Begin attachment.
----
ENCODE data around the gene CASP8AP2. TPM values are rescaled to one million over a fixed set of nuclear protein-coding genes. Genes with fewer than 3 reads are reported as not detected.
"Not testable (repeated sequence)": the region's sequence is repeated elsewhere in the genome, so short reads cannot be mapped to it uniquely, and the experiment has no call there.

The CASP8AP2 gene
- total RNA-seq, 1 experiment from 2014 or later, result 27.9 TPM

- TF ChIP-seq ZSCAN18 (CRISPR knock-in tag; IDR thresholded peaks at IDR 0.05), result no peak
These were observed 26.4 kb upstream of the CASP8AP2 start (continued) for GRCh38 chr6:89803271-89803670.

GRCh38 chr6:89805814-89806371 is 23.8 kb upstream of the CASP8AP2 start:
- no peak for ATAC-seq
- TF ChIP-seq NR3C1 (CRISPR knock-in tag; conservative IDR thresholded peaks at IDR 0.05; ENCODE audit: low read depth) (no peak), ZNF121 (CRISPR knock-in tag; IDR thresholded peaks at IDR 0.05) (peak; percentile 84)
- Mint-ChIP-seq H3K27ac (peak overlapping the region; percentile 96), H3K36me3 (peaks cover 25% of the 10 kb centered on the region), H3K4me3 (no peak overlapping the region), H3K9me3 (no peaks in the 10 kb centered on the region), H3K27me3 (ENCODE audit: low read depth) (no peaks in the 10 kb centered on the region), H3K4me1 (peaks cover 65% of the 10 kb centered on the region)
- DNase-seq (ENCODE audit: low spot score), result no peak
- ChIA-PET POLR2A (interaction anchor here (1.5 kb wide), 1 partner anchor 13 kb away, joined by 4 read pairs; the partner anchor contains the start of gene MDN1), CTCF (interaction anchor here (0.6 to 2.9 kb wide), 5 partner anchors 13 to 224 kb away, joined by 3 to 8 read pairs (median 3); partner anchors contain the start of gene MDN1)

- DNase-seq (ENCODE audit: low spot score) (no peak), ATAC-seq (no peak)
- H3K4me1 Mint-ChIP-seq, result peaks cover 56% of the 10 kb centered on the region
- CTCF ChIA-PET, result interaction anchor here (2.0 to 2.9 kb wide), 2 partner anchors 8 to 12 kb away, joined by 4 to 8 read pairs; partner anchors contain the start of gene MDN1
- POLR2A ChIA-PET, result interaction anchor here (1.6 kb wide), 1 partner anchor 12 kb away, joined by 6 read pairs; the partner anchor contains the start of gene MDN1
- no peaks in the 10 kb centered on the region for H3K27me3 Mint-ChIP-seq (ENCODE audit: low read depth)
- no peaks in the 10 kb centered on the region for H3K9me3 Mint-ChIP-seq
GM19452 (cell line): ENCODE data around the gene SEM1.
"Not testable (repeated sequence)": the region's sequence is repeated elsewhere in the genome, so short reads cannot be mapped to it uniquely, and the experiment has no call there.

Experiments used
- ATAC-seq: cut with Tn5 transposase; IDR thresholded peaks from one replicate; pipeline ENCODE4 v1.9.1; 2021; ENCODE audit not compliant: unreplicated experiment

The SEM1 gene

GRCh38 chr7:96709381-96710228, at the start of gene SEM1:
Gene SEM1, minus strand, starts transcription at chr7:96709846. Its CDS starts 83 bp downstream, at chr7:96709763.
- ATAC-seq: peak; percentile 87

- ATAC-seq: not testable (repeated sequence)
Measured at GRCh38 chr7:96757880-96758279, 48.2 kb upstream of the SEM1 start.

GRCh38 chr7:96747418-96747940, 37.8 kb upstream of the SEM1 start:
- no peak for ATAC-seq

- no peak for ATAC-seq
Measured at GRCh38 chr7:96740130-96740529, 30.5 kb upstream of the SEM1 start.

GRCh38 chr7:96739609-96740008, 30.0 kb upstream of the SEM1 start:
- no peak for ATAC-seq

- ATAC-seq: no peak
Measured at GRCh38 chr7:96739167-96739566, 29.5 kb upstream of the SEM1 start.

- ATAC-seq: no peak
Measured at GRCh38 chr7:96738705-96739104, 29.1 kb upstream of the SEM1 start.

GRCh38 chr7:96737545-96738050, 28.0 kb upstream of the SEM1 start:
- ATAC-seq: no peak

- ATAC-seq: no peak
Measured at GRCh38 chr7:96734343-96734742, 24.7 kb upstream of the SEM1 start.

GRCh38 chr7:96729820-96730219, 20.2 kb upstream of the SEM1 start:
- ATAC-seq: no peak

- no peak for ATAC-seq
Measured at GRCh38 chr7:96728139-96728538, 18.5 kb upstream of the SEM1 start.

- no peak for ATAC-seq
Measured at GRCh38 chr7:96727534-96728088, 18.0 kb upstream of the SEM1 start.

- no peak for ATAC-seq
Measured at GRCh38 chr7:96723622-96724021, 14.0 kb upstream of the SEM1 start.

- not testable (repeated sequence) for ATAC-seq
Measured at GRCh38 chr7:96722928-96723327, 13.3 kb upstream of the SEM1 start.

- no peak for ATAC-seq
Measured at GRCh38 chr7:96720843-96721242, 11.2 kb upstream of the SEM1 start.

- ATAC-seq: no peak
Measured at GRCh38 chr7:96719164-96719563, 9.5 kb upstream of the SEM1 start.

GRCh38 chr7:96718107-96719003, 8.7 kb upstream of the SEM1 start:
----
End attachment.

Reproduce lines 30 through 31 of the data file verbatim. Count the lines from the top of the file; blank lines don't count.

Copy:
- no peak for ATAC-seq

- no peak for ATAC-seq